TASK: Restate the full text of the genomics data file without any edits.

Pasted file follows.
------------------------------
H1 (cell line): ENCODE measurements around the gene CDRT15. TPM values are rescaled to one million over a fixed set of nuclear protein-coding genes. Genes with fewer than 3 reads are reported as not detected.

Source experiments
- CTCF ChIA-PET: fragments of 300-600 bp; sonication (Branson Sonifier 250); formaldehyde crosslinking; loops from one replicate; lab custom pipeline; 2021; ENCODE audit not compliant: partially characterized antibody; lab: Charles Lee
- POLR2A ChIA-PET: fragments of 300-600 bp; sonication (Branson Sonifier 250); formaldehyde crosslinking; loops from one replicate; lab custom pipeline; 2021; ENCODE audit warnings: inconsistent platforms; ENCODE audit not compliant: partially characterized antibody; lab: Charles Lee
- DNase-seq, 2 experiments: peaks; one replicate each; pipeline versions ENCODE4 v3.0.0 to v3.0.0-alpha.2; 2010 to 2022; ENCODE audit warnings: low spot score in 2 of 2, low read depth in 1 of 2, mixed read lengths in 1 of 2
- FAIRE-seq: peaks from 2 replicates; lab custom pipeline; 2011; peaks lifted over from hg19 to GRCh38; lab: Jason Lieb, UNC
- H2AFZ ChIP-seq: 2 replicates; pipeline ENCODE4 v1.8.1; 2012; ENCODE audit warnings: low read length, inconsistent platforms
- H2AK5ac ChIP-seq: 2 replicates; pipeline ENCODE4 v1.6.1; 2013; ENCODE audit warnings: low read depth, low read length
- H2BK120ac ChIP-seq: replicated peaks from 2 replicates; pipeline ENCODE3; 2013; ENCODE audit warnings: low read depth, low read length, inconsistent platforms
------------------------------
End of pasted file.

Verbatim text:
H1 (cell line): ENCODE measurements around the gene CDRT15. TPM values are rescaled to one million over a fixed set of nuclear protein-coding genes. Genes with fewer than 3 reads are reported as not detected.

Source experiments
- CTCF ChIA-PET: fragments of 300-600 bp; sonication (Branson Sonifier 250); formaldehyde crosslinking; loops from one replicate; lab custom pipeline; 2021; ENCODE audit not compliant: partially characterized antibody; lab: Charles Lee
- POLR2A ChIA-PET: fragments of 300-600 bp; sonication (Branson Sonifier 250); formaldehyde crosslinking; loops from one replicate; lab custom pipeline; 2021; ENCODE audit warnings: inconsistent platforms; ENCODE audit not compliant: partially characterized antibody; lab: Charles Lee
- DNase-seq, 2 experiments: peaks; one replicate each; pipeline versions ENCODE4 v3.0.0 to v3.0.0-alpha.2; 2010 to 2022; ENCODE audit warnings: low spot score in 2 of 2, low read depth in 1 of 2, mixed read lengths in 1 of 2
- FAIRE-seq: peaks from 2 replicates; lab custom pipeline; 2011; peaks lifted over from hg19 to GRCh38; lab: Jason Lieb, UNC
- H2AFZ ChIP-seq: 2 replicates; pipeline ENCODE4 v1.8.1; 2012; ENCODE audit warnings: low read length, inconsistent platforms
- H2AK5ac ChIP-seq: 2 replicates; pipeline ENCODE4 v1.6.1; 2013; ENCODE audit warnings: low read depth, low read length
- H2BK120ac ChIP-seq: replicated peaks from 2 replicates; pipeline ENCODE3; 2013; ENCODE audit warnings: low read depth, low read length, inconsistent platforms